Kids of a preacher man

Published 10:06 am Saturday, June 20, 2009

FRANKLIN—When Pastor David Dillon has the urge to see his family, he need not look far.

The father of three has kept his brood close — so close, in fact, that his wife, Patty, and two sons continue to work at the church and school the Dillons founded more than three decades ago.

“Working as a family — I look at it as a tremendous, tremendous blessing, especially since my boys came up through the school,” Dillon, 57, said.

Ben, 35, is the principal and high school learning center supervisor at Rock Church School. Danny, 33, is the school’s youth pastor and worship leader.

On this Father’s Day, the family patriarch — a tall man they lovingly call “Big Dog” — will be honored as the rock of his own family — spiritually, emotionally and professionally.

“I have an unbelievable dad,” said Danny Dillon. “He is my hero and my best friend, and it was a privilege being raised in his house.

“As a pastor and principle and a father, he did an amazing job carrying all those hats.”

Ben Dillon, who is expecting his first child with wife, Micah, in January, said he will take the life lessons he learned from his dad and apply them to his own family.

“He prepared me to be patient, think before I speak and to try to love others like Jesus loves others,” he said. “He never really got mad at us growing up. If he ever was in the wrong, he would always come apologize. However he acted at home was the same way he acted in public. He’s the real deal.”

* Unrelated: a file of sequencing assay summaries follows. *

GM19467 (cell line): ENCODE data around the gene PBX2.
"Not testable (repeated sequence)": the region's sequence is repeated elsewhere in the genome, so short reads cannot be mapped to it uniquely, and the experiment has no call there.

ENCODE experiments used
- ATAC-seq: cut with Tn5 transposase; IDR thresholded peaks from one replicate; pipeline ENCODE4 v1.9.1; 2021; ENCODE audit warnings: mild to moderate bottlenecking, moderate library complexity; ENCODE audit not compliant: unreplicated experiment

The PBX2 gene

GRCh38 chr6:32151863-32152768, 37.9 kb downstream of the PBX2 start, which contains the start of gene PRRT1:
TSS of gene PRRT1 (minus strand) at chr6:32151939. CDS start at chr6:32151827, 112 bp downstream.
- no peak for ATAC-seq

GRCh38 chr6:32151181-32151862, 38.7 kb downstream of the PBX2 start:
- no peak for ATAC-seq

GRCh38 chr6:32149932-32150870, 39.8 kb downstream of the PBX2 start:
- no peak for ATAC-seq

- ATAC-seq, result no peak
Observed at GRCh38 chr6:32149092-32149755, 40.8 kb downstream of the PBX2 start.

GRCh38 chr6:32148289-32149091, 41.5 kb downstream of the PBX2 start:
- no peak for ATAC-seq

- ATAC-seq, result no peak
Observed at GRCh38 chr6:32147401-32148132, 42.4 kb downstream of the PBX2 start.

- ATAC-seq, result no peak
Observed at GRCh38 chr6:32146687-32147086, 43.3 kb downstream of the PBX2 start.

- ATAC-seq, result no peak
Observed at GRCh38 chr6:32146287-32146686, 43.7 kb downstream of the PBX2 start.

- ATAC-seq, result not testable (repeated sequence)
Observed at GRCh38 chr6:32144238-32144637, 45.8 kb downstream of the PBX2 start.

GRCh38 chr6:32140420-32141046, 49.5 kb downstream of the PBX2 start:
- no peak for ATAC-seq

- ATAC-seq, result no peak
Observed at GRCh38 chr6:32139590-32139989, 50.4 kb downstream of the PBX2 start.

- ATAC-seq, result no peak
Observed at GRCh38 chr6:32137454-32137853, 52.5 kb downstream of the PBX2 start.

Scripturally, Dillon said his favorite guiding influence is James 1:17.

“Every good gift and every perfect gift is from above, coming down from the Father of lights, with whom can be no variation, neither shadow that is cast by turning.”

“It means that God is a giver,” he said. “That’s really my goal as a father. That’s what I see fatherhood as — consistent giving with the right attitude.”

Danny Dillon is raising three boys (Jack, 6, D.J., 5 and Benny, 1 ½) with wife Jill, with some of the same ideals as his father.

“He taught me early the importance of discipline and, in my case, it was early and often,” he said, with a laugh. “I don’t ever remember him raising his voice to us and I hope to continue to have the patience that he had with us.”

Dillon, who will celebrate his 39th wedding anniversary on July 14, said his wife, Patty, should be remembered on Father’s Day, too.

“When I think about fatherhood, I think about her because, obviously, without her I never would be a father but also because of her love and devotion to our family.

“She was about pouring her life into the kids, and that helped make me a better dad.”

Dillon said since he and Patty were young parents (both were 19 when daughter, Tate Ballance, 37, was born) there were lots of opportunities for blunders.

“We made plenty of mistakes, but I think we tried to learn with our kids and to ask forgiveness when necessary,” he said. “We always saw the value of hugs and kisses and family traditions.”